The US Economy is in uncharted territory. All non-essential businesses have shut down to curtail the spread of virus, the Federal Reserve is flooding the market with cash by buying just about anything it can get its hands on, the government is passing trillion dollar stimulus packages to support the populous, unemployment is rising rapidly, bond default rates are increasing, there is political unrest as to when the economy can be restarted, social distancing is here to stay until we have a vaccine for coronavirus, consumer sentiment is shifting from spending to saving, many sectors such as oil and gas, retail, hospitality, and airlines are in a slump, recession is here, and yet the US stock market keeps rising.
It astonishes me when I see the stock market act irrationally by weighing a glimmer of hope more heavily than the concrete data on hand. At the same time, billionaire investors like Warren Buffett and Ray Dalio have warned us multiple times in the past that such mania can go on for a long time; All we can do is think objectively. Herbert Stein, an American economist, expressed Stein’s law in 1976 as, “If something cannot go on forever, it will stop.” Said differently, trends that can’t continue, won’t.
I recently re-watched Warren Buffett’s 2001 lecture to University of Georgia’s Terry School of Business, where Buffett talked a great deal about the nature of the stock market. In this week’s blog post, I will briefly go over the historical moves in the stock market that Buffett outlined in his lecture, and try to connect it to what we are seeing today. Let’s dive in.
Dow Jones Industrial Average (DJIA) went from 68 to 80. In these two decades, the stock market barely moved. Less than 20% increase in 20 years.
DJIA went from 80 to 381. This was the roaring 20s. The stock market was up close to 500% in less than 10 years.
DJIA went from 381 to 177. In this 19 year period, the stock market prices were essentially cut in half.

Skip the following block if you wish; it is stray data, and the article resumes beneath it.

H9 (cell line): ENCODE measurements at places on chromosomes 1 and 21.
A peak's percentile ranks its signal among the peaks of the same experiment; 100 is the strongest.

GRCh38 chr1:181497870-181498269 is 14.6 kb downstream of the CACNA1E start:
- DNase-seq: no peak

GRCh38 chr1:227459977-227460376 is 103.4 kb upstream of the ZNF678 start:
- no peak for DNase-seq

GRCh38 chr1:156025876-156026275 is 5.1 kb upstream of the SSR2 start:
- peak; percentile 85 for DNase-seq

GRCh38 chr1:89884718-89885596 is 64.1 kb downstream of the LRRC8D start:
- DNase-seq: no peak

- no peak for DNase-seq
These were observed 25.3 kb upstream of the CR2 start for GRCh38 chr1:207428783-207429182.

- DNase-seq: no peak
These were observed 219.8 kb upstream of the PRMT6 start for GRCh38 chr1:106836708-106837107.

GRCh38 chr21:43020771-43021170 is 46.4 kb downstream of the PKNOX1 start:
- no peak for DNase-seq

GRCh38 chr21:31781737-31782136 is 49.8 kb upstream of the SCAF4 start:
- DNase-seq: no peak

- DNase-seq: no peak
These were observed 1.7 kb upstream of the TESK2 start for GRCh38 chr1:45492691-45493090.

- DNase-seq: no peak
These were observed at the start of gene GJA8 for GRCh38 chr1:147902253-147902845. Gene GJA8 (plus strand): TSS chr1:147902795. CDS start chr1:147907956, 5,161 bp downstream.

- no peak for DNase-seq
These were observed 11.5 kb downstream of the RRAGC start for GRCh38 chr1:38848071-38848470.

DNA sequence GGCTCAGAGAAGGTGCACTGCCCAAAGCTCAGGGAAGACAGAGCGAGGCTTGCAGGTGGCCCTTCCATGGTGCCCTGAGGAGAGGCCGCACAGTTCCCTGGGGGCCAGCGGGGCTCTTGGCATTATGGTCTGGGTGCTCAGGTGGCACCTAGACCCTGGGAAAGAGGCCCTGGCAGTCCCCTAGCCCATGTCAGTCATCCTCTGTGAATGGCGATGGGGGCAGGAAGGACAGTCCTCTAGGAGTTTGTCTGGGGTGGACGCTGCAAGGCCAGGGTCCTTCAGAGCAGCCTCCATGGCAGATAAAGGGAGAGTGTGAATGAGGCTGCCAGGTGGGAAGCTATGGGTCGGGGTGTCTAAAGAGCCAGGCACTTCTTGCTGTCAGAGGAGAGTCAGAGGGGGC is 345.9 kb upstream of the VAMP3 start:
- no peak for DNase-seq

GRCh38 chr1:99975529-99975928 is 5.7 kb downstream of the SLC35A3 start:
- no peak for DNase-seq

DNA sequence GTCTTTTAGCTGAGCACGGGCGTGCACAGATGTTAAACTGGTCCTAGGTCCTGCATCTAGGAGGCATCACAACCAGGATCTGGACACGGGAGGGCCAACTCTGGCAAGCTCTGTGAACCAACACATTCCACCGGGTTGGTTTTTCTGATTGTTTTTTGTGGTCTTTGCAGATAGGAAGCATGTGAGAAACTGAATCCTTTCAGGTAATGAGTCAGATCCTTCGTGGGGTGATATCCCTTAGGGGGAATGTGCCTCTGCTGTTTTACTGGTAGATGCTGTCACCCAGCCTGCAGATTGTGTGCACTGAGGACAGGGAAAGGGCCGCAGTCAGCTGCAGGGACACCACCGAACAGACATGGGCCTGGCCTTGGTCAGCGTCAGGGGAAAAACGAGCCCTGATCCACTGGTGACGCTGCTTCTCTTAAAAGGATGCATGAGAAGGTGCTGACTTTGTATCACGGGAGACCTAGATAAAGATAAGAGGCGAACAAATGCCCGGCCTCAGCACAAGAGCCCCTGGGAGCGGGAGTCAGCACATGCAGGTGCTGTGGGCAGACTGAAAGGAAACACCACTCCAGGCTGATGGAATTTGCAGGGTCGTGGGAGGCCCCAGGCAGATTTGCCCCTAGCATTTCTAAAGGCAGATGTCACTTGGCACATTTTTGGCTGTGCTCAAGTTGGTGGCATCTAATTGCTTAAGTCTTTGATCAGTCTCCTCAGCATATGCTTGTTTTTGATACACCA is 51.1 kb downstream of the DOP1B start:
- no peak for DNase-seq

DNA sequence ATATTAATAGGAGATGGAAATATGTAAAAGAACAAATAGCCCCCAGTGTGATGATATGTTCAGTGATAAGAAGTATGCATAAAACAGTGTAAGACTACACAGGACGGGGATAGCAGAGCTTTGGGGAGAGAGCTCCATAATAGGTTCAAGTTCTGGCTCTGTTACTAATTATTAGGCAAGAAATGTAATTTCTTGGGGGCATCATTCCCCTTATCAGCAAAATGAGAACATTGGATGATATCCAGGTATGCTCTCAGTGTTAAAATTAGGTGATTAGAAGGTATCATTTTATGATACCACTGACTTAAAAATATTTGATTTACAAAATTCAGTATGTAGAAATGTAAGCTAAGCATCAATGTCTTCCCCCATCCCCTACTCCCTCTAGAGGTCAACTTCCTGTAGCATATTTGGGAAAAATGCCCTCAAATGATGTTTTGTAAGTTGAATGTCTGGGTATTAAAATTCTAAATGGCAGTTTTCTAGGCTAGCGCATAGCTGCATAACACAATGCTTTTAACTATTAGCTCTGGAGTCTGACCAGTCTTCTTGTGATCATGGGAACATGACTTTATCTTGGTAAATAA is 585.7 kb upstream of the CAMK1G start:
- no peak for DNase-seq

DJIA went from 177 to 970. In this 17 year period, the stock market went up about 450%.
DJIA went from 970 to 972. In this 16 year period, the stock market was stagnant. It barely moved.
DJIA went from 972 to 10,788. In these 2 decades, the stock market went up more than 1000%.
DJIA went from 10,788 to 10,741. I would say in these 10 years, the stock market stayed pretty stagnant for most of the time.
- 2010-April 17, 2020 (Present)
DJIA went from 10,741 to 24,242. In these 10 years, the market went up more than 225%, which was primarily fueled by the Fed’s Quantitative Easing and cheap access to credit.
In this past 120 years, we had about 66 years of stagnation and 54 years of big bull market runs. While one can never time the market, he can certainly be objective about his analysis. The underlying economy and the stock market do not necessarily have to be correlated all the time. It is important to understand that a bubble is created when investors are overconfident about companies, which actually have no prospects of making money.
We are at a junction where a lot is changing, and where there is change, there is opportunity. We have the Fed on one hand that has rigged the game by buying corporate debt, there is the government on the other hand taking on tremendous amount of debt to provide fiscal stimulus. I believe that holding onto US Dollar might be a safe investment for the time being, but I suspect dollar to lose value once the USD “hoarding” has stopped. The Fed has propped up asset prices to achieve its mandate of “stable prices” with credit creation. I align my thinking with Ray Dalio, who believes that there is going to be a big shift in wealth when we start this new economy, after the balance sheet and income sheet damage is done. You can listen to his interview here.
Now, Mr. Market might look at the future and think that we will have a cure and a vaccine for coronavirus soon, so the stock market is bound to go up from the current levels. Everyday he comes to you and gives you higher stock prices than what he quoted you the day before. Human beings have the tendency to look at the rear view mirror and thinking, well, the stock prices have been going up for the past 12 years, so they are bound to keep going up. You might think that every time you pass up on Mr. Market’s quotations, you are losing valuable buying opportunities. It is at this point, as value investors, we have to think objectively and not give way to our emotions. As Warren Buffett said in his 2001 lecture, “If you can stay objective throughout the waves, if you can detach yourself temperamentally from the crowd, you get very rich. Things can go on for a long time that don’t make sense but they do come to an end.“
In conclusion, in Stein’s own words, “If something cannot go on forever, it will stop.“
Hope you learned a little and found this blog post helpful. We talked about the current economic and stock market conditions. We also looked at the stock market fluctuations over the past 120 years. As always, you can sign up for our free mailing list here. You can sign up for our paid subscription services here. Like us on our Facebook page here. Thank you!
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